The week@work included the first debate of the 2016 election season, the release of economic indicators and two American corporations announcing generous parental leave policies. This week also marks one year until those who work in sports will demonstrate their skills at the Summer Olympics in Brazil. And the NFL, in its wisdom, denied a Hall of Fame inductee’s daughter the opportunity to fulfill a father’s wish.
Once again, the week@work was about values: those we hold as a society and those organizations demonstrate not just in policies, but in action.
The June jobs numbers were released by the Labor Department on Thursday. Ben Casselman reported on the numbers behind the numbers in his article for ‘FiveThirtyEight’, ‘Don’t Forget The Workers The Recovery Is Leaving Behind’.
“U.S. employers added 215,000 jobs in July, the Bureau of Labor Statistics said in its monthly jobs report on Friday. It was the third straight month of job growth above 200,000, and the 10th in the past year. Revisions to prior months’ data added another 14,000 jobs, and the unemployment rate held steady at 5.3 percent, the lowest it’s been since before the recession.
Although the progress has been impressive, it has not been absolute. The headline unemployment rate is nearing a level most economists consider healthy — policymakers at the Federal Reserve consider a rate of between 5 percent and 5.2 percent “normal” over the long term — but the government’s official definition of unemployment leaves out people who have stopped looking for work or are stuck in part-time jobs. A broader underemployment rate, which includes both groups, stood at 10.4 percent in July, still well above its prerecession level.
It’s worth paying particular attention to a handful of groups that were hard-hit by the recession and continue to struggle in the recovery: African-Americans, young people, the less-educated and the long-term unemployed. The good news: All four groups are seeing some improvement, in some cases rapid improvement. But all of them have a long way to go before their employment could be considered healthy.”
In a related opinion piece, Nicholas Kristof posed the question, ‘U.S.A., Land of Limitations?‘
“Researchers have repeatedly found that in the United States, there is now less economic mobility than in Canada or much of Europe. A child born in the bottom quintile of incomes in the United States has only a 4 percent chance of rising to the top quintile, according to a Pew study.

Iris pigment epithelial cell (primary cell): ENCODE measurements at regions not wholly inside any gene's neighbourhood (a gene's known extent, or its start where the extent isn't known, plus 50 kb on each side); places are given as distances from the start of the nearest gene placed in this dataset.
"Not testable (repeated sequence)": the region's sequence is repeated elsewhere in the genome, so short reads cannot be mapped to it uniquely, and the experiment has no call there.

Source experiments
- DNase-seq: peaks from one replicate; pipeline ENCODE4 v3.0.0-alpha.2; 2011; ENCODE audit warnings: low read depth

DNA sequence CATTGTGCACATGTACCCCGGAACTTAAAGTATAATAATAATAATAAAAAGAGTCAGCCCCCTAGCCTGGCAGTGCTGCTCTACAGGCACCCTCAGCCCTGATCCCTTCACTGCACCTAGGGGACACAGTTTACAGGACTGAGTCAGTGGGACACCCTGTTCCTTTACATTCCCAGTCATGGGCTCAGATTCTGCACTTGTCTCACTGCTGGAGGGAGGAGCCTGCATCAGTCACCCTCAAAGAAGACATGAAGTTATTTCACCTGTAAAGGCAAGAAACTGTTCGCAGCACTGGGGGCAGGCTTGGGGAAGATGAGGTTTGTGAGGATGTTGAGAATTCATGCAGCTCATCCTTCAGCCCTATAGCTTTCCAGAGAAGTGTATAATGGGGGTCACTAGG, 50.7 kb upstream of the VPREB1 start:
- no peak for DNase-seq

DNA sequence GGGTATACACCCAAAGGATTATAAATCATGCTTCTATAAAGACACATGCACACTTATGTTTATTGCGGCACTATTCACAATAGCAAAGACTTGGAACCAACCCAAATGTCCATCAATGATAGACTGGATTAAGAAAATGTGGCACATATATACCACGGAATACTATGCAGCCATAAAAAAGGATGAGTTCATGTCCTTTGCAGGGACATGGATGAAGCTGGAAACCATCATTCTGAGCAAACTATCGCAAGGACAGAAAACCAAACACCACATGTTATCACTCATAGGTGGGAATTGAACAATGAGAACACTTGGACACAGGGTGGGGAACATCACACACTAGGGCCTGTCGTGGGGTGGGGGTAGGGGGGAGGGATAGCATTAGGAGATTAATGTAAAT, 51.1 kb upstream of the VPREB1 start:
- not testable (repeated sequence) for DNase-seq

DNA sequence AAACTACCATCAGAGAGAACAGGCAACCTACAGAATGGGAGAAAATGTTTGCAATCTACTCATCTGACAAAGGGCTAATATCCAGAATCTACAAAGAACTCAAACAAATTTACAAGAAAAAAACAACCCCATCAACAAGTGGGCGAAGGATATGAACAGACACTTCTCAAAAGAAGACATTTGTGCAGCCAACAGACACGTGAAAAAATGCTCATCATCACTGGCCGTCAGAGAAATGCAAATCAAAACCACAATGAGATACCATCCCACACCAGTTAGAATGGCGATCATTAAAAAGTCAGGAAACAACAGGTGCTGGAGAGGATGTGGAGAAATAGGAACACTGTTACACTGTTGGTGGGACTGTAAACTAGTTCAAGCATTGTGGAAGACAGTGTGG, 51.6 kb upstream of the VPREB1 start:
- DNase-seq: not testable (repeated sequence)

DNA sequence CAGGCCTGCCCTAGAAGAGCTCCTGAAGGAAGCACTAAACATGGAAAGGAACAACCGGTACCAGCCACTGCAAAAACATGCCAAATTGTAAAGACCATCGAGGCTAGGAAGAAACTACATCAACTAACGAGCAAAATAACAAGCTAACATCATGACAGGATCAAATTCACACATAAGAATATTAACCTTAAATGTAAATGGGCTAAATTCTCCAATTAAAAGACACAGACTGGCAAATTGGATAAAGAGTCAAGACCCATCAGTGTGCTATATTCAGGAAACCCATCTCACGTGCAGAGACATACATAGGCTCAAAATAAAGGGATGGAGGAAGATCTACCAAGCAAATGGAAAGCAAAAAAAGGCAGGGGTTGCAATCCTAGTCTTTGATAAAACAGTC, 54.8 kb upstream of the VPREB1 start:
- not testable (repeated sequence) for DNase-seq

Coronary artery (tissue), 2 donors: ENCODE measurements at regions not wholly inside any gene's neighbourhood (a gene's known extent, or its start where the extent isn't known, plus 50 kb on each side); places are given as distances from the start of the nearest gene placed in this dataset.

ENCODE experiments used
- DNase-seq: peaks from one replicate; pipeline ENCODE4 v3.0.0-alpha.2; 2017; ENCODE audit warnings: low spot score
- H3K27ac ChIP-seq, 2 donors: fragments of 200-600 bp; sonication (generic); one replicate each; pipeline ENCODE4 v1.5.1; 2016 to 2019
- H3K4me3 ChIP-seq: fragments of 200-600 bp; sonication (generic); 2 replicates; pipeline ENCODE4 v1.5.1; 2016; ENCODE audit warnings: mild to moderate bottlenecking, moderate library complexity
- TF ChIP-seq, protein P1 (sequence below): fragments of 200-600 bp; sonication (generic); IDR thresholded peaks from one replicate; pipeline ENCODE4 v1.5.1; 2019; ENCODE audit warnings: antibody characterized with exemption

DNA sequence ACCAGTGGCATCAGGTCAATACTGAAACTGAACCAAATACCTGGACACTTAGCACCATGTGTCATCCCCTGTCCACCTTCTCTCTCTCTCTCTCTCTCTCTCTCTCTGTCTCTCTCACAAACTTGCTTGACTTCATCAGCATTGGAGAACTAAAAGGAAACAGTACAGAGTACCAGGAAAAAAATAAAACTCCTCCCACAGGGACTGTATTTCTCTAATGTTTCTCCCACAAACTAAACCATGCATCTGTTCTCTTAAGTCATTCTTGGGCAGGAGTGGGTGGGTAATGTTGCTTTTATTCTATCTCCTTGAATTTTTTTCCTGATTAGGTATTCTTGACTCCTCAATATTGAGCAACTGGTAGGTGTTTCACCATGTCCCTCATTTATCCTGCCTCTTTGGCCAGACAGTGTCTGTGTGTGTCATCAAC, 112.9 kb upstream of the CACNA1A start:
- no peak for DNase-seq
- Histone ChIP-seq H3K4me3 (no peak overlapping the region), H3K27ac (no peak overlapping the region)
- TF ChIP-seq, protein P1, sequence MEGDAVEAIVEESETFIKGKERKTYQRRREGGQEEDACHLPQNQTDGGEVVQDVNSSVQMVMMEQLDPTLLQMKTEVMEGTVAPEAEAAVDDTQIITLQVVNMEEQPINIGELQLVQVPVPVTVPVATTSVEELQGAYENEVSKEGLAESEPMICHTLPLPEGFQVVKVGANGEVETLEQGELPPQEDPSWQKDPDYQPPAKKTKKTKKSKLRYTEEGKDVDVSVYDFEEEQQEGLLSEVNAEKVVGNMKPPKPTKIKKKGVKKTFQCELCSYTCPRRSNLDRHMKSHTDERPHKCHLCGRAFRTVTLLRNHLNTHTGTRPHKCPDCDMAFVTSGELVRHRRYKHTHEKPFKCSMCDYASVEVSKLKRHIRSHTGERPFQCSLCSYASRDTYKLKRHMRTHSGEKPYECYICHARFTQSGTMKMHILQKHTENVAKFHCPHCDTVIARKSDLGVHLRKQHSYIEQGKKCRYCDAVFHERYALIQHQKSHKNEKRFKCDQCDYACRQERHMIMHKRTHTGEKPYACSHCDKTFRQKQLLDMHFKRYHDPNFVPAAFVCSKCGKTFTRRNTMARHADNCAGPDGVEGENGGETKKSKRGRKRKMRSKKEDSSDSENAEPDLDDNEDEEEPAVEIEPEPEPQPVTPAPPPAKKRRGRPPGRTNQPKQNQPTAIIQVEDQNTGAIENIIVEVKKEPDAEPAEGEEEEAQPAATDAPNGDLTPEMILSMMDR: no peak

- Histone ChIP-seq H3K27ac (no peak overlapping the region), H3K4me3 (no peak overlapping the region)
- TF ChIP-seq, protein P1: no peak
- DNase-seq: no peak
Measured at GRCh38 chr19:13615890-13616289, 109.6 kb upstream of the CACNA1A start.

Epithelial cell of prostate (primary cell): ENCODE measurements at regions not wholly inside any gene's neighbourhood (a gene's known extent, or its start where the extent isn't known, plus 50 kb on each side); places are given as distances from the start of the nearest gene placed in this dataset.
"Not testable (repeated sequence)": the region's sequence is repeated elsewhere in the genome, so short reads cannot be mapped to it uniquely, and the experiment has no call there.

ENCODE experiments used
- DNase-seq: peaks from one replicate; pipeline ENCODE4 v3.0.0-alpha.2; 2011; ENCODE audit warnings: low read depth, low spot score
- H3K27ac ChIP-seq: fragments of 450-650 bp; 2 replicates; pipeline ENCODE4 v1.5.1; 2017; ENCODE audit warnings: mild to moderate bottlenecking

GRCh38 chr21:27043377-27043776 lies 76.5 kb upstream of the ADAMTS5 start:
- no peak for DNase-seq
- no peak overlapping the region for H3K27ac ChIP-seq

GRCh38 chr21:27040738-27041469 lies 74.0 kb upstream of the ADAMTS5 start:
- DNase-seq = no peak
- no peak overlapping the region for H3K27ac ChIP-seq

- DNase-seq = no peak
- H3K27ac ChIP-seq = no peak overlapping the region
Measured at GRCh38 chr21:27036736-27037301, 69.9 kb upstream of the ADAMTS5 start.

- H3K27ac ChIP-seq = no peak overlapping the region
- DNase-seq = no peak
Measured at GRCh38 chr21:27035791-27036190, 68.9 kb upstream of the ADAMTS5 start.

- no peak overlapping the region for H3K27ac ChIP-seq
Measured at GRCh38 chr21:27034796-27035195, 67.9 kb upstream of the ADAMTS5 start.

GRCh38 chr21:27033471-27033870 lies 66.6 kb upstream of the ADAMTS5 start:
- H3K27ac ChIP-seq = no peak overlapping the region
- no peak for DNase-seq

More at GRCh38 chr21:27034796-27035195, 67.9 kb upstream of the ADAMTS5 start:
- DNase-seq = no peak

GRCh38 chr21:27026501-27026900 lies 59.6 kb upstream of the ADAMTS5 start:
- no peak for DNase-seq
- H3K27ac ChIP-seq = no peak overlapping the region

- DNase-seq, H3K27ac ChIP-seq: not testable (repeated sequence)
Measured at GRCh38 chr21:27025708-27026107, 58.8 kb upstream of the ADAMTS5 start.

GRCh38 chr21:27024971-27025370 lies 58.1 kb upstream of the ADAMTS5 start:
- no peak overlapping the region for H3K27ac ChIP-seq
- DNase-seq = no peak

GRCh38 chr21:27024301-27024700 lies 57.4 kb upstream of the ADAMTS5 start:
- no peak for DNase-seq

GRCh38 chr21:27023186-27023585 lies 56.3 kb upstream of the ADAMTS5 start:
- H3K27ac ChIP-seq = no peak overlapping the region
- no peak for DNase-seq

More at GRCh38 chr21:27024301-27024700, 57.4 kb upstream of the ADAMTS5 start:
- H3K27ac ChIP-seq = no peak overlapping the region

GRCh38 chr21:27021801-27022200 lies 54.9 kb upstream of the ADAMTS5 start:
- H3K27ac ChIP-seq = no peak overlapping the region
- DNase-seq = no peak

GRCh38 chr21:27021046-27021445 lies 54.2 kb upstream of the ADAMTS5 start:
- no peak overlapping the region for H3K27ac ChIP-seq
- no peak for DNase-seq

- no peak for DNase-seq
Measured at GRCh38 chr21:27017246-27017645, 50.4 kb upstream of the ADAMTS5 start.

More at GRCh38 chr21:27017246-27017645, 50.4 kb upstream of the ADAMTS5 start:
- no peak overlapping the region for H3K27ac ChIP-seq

…more children in America live in poverty now (22 percent at last count) than at the start of the financial crisis in 2008 (18 percent). They grow up not in a “land of opportunity,” but in the kind of socially rigid hierarchies that our ancestors fled, the kind of society in which your outcome is largely determined by your beginning.”
The week@work story with the most press was the decision by Netflix, soon followed by an announcement from Microsoft, to offer extended parental leave.
Vauhini Vara writing in The New Yorker reports on ‘Why Parental Leave Remains a Privilege’.
“There are other reasons for policies like Netflix’s, besides the fight over talented workers. Gerry Ledford, a senior research scientist at the University of Southern California’s Center for Effective Organizations, pointed out that the companies that offer costly benefits, like long paid parental leaves, tend to be financially successful, with money available to spend on H.R. perks. Google and Facebook are highly profitable, and while Netflix is only barely profitable, investors don’t seem to mind; the company’s share price set a new record on the day that Netflix announced its updated parental-leave policy. A third factor—and perhaps the least known—has to do with Silicon Valley’s location in California, where all workers have access to some amount of paid leave for the first six weeks after the birth or adoption of a child; it’s easier for a company to justify generous parental leave when many of their employees were already taking time off anyway.”